 CV 1   a1      0        0       b1       0      0             
     2    a                                                 MV 2 
CV   2          a1       0       b2      b1      0     MV 3 
 CV 3    a3   a2        a1      b3      b2      b1         1
                                                          DV 
                                              
 DV 2 
 CV i   ai                                      bi  2         
                ai 1   ai  2    bi     bi 1          
 DV 
3
       
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Dynamic Matrix Control - Introduction

• Feedforward prediction is enabled by moving the
DV to the left hand side

 CV 1   b1              a1            0       0 
     2                  a
 CV  b2                 2             a1      0   MV 1 
 
2
 CV 3   b3   DV 1   a3           a2       a1   MV 
                                                      
                                               MV 3 

 CV i   bi 
               ai
                      ai  2 

                                         ai 1
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Dynamic Matrix Control - Introduction

• Predicted response determined from current outlet
temperature and predicted changes and past history of the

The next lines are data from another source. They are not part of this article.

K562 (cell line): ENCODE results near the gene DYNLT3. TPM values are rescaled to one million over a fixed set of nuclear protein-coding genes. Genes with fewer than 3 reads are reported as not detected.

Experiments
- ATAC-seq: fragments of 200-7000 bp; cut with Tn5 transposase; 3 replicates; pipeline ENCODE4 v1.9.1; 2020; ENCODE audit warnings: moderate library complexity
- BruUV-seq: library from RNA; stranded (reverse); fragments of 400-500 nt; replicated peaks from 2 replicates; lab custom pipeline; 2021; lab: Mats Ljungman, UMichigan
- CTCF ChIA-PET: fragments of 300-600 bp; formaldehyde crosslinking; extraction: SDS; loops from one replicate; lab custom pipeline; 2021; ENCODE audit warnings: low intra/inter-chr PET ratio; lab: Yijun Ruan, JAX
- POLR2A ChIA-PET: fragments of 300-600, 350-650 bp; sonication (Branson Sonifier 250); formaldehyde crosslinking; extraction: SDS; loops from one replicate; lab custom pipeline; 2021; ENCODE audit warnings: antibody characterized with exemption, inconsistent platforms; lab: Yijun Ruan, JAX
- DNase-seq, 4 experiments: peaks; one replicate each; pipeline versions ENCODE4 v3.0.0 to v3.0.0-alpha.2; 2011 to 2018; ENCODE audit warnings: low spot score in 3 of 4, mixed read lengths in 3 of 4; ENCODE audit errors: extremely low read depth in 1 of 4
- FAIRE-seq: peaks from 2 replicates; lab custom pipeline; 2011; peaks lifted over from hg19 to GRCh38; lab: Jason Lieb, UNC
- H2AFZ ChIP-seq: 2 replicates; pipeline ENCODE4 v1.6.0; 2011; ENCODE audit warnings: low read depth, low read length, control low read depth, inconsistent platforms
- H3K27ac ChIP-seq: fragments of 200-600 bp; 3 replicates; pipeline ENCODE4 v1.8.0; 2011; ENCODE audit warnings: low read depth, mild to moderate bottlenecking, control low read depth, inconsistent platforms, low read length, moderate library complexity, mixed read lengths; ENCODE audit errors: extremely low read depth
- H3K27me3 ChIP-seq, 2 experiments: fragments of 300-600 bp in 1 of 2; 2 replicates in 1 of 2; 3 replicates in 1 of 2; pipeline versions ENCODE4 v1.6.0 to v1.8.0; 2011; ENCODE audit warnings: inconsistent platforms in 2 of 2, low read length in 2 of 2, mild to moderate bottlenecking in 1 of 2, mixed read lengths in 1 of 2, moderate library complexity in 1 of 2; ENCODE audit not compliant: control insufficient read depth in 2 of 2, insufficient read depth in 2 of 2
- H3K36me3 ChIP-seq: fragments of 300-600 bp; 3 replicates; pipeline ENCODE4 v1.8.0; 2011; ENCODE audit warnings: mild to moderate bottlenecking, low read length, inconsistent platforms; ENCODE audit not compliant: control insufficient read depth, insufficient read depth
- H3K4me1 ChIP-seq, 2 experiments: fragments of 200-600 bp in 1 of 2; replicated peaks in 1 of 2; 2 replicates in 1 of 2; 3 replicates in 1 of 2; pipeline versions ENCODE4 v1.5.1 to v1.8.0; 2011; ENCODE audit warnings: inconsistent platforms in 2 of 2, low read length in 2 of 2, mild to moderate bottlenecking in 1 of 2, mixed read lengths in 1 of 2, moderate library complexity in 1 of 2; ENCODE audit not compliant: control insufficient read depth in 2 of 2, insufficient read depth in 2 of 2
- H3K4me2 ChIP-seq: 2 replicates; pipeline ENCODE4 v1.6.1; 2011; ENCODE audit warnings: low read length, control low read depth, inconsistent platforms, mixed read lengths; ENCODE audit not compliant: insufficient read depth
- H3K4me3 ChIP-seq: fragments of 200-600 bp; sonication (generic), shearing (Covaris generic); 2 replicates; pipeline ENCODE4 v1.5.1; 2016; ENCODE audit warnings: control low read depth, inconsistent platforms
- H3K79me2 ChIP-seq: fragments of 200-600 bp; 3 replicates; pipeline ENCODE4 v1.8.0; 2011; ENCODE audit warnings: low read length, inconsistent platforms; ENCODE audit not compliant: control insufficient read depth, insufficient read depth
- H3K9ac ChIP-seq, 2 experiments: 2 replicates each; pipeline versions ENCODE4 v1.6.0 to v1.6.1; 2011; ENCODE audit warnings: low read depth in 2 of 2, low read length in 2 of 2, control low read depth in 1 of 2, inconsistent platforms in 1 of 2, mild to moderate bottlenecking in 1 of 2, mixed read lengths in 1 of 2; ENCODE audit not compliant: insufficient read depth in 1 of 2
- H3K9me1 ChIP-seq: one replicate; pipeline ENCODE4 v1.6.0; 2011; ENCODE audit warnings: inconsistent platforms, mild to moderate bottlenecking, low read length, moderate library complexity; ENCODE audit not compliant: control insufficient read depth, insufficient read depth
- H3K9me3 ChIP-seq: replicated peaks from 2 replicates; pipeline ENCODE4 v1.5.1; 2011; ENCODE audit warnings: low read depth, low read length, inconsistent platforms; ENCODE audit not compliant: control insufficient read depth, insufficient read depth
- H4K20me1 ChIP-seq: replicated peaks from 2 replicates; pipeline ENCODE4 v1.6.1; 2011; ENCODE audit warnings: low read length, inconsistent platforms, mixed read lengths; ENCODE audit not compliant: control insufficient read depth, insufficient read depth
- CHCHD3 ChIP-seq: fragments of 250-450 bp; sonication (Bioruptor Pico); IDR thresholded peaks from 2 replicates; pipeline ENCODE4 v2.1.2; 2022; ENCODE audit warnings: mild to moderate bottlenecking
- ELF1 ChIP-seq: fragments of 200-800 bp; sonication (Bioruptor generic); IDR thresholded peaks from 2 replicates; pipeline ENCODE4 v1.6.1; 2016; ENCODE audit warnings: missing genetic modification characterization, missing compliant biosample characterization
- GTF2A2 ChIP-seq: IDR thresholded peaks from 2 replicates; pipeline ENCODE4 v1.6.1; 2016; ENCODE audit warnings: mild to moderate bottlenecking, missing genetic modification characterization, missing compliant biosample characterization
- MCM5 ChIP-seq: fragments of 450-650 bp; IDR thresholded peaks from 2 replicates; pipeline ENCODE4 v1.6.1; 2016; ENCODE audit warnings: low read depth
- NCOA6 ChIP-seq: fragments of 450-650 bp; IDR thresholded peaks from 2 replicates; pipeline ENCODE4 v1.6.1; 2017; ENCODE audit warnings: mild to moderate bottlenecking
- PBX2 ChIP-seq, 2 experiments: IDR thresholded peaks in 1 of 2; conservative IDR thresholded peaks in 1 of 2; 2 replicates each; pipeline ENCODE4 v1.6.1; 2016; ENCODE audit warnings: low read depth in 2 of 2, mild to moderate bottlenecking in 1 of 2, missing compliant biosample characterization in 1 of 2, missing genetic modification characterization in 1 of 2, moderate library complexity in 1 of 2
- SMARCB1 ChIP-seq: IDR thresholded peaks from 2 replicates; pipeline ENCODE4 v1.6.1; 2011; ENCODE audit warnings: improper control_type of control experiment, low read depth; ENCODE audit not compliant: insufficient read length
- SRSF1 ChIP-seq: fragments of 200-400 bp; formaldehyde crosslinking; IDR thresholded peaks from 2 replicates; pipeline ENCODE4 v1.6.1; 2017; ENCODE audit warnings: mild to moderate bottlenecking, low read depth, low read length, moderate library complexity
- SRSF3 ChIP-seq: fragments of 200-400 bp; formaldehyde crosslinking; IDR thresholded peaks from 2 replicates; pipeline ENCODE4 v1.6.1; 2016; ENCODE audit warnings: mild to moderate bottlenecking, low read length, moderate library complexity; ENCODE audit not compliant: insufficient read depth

MVs and DVs
• Desired response is determined by subtracting the
predicted response from the setpoint
• Solve for future MVs -- Overdetermined system
– Least square criteria (L2 norm)
– Very large changes in MVs not physically realizable
– Solved by introduction of move suppression

2/25/2001                  Industrial Process Control         8
Dynamic Matrix Control - Introduction

• Controller definition                        CV 1  CV 0 
– Prediction horizon =                               
30 time steps                              
CV 30  CV 0 
– Control horizon = 10                               
time steps
• Initialization                             e1   SP1   CV 1 
                    
– Set CV prediction                            
vector to current outlet             e 30   SP 30  CV 30 
temperature                                              
– Calculate error vector
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Dynamic Matrix Control - Introduction

• Least squares formulation including move
suppression
 a1      0      0             0 
a       a1      0              
 2                                  
 a3     a2      a1            0 